The Rest of Day 1 in the City …

We walked around a fair amount looking for a decent place to eat. I think we settled on a pizza joint. Might have been Pizza Express, which are all over that city, but it could just as easily have been a different small pizza place. I kind of think it was one of the locations in the London Pass Dining Guide.

The Margarita pizza I ordered was giant. I ate half of it … maybe. Luckily, my friend helped finish part of the rest so it didn’t got to waste.


After lunch, we walked some more. After meandering over to the Thames River, my friend pointed out all the major landmarks within view. The London Eye, Tower Bridge, and the Elizabeth Tower were visible. Then, we walked over to St. Paul’s Cathedral. That would have been covered by the London Pass, but my friend didn’t have such a pass. I didn’t want to pay the entry fee of ~20 pounds to get in and get out. We’d not planned to see that anyway. First experience with bag checks, which are everywhere in that city.

What is not everywhere are rubbish (garbage) containers.

First Museum

Most of the major museums in London are free. I believe the first one we actually walked in was the Museum of London. Fitting. This one talked about the history of the city. I bought postcards. Later, as my travels continued, I’d find out that I’m a sucker for postcards.

Tower of London

In days gone by, going to the Tower of London pretty much sealed your doom. These days, they charge about 22 pounds to walk in the gates. After the bag check, of course. We got to the Tower of London pretty late. Twice, the people asked if we really wanted to go in knowing that we wouldn’t be able to see everything and there were no more guided tours. We managed quick tours of the crown jewels and the White Tower and a very, very quick tour of the tiny thing called Torture at the Tower. Nice way to end the day.

Crown Jewels didn’t wow me as much as I expected, but that’s because it mostly consisted of fancy spoons and decorative gear and armor for this or that coronation. It’s worth seeing to say you saw it, but not the highlight of my trip.

The view of the While Tower from the queue to see the crown jewels.

Fine Dining

By the time we finished with the London Museum and the Tower of London, we wandered around a little more in some authentic British weather. The skies decided to dump a few liters per second on people’s heads. Great fun. So, soaking wet, we wandered about some more and made our way to another place in the Dining Guide. We walked in. We walked out. The dining guide failed to mention it was a bar that served only snack type foods, not full meals.

Nearby, we found a really nice Italian restaurant that had a few people sitting in. The rest of the official dining area was abandoned, which I’m going to attribute to the early hour. I had pasta with Bolognese sauce. For the life of me, I can’t remember what that place was called. I did better most of the rest of the week remembering where I went. Promise.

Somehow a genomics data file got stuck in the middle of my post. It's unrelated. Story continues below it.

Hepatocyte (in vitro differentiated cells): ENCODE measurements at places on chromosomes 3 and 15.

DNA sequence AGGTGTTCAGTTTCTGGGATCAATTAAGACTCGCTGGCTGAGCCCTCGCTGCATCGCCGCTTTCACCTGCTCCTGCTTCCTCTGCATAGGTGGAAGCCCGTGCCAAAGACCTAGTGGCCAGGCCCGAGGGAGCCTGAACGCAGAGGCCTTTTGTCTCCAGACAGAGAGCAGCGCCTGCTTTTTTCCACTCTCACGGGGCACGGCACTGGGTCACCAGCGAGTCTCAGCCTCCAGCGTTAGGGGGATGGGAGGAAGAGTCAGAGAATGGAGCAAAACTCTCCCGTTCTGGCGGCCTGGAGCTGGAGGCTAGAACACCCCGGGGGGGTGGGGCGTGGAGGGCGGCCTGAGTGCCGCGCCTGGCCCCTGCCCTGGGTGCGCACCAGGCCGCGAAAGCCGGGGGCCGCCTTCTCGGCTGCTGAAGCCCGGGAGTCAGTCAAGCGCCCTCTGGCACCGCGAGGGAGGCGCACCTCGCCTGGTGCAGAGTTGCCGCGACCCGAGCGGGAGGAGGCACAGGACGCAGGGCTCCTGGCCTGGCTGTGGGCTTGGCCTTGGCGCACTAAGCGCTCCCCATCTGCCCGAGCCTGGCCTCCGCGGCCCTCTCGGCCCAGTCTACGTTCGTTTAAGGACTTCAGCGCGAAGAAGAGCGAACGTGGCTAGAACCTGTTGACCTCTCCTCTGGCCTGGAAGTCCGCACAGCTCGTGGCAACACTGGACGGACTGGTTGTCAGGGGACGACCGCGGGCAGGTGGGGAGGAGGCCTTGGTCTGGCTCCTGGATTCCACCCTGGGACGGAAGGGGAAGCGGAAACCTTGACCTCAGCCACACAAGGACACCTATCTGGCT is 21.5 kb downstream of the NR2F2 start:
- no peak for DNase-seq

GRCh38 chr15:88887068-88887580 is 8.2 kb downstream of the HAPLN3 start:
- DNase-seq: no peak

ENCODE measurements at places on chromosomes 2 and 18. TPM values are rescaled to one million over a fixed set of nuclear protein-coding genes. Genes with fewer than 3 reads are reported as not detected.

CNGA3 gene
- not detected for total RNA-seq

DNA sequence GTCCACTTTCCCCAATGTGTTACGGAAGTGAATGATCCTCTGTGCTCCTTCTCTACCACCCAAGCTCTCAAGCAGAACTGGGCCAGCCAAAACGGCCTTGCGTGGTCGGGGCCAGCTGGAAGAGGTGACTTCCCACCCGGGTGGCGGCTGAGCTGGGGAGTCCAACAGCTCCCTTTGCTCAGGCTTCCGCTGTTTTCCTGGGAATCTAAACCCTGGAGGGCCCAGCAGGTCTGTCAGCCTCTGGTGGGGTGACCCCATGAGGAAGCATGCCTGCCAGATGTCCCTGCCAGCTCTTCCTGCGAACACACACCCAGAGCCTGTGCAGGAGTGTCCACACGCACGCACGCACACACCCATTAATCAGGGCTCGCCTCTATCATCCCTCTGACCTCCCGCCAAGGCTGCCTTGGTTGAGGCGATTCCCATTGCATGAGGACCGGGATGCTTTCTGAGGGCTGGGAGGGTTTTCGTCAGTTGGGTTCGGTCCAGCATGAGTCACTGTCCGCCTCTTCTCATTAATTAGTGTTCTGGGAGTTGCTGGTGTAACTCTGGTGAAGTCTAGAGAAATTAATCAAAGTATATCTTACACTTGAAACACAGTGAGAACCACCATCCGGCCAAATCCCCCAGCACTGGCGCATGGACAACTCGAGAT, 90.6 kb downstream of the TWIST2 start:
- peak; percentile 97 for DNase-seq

Back to Base

My friend nicely escorted me to an Underground station that would get me back to where I needed to go. The first walk from the Underground station to my friends’ home was very long. Partially, I believe that’s because of the rain, but it’s also a decent 15 minute walk I’d never done before. Things look a lot different from a car.


The first day certainly involved a lot of walking. I consider it my whirlwind tour of the city of London.

Need to Catch Up?

Part 1: Preparation, Planning, Cost

Gearing up to travel? Grab some books and stuff.

London Visit – Summer 2017 Part 1: Preparation, Planning, Cost

Left to right: Tower Bridge, London Eye, Elizabeth Tower (and Big Ben – under construction)

London, England …

It’s a place steeped in rich history and buried in tourist attractions and gift shops. Home of Tower Bridge, The London Eye (sponsored by Coca-cola), and The Elizabeth Tower (which holds Big Ben). Seen above courtesy of my spiffy iPhone 7.

Why go to London?

Well, I was gonna go to Honolulu, Hawaii last year, but that didn’t work out. Long story, lots of tears, but as proof that all things work out eventually, the London trip was amazing. One huge bonus to going to London is that I know people there. Staying with friends has the benefit of getting to see them more and saving on lodging. I also got to meet an online friend who I’d “known” for 15+ years. Bonus – he was more than happy to play tour guide through most of the trip.

What had to happen to get there?

  1. Bought a plane ticket.
  2. Bought the 10-day version of The London Pass.
  3. Went to a foreign exchange place close to my apartment and changed about $400 over to pounds.
  4. Packed a small suitcase with 10-ish days worth of stuff.

How much did it cost?

  1. plane ticket: $1115.06. I actually paid much less because I had a credit of about $700 from the ticket I’d bought to Hawaii. Surcharges for transferring plane tickets stink by the way.
  2. 10-day version of The London Pass: $310.09. It was in pounds, so I got hit with a fee for paying with USD. Incidentally, I probably could have gotten away with the 6-day pass, but as long as you intend to do about two things each day that are applicable, I’d say it’s worth it.
  3. Three hundred pounds: ~$400. There are fees to switch currencies and the British pound is stronger  (worth more) than the US dollar. I got a fairly decent rate compared to other exchange places.
  4. Snacks – $20. I packed some snacks for the plane and waiting around in airports, but I didn’t really use much of that. Granola bars make for walking around and standing in queues (lines) much more bearable.

*At the end of this series, I’ll show you my complete list of comparisons and observations between the US and the UK.

What did the journey look like?

On the way there I had a window seat …

Left to right: taxing in Newark airport; Newark seen from above; clouds somewhere over the US.

Left to right: More clouds somewhere over the Atlantic; the sun somewhere over the UK, first glimpse of London, England.

What did you see there?

Tons of stuff really. I’ll write a few more posts with what happened each day as well as my casual review of each thing.

Just in case you need snack ideas…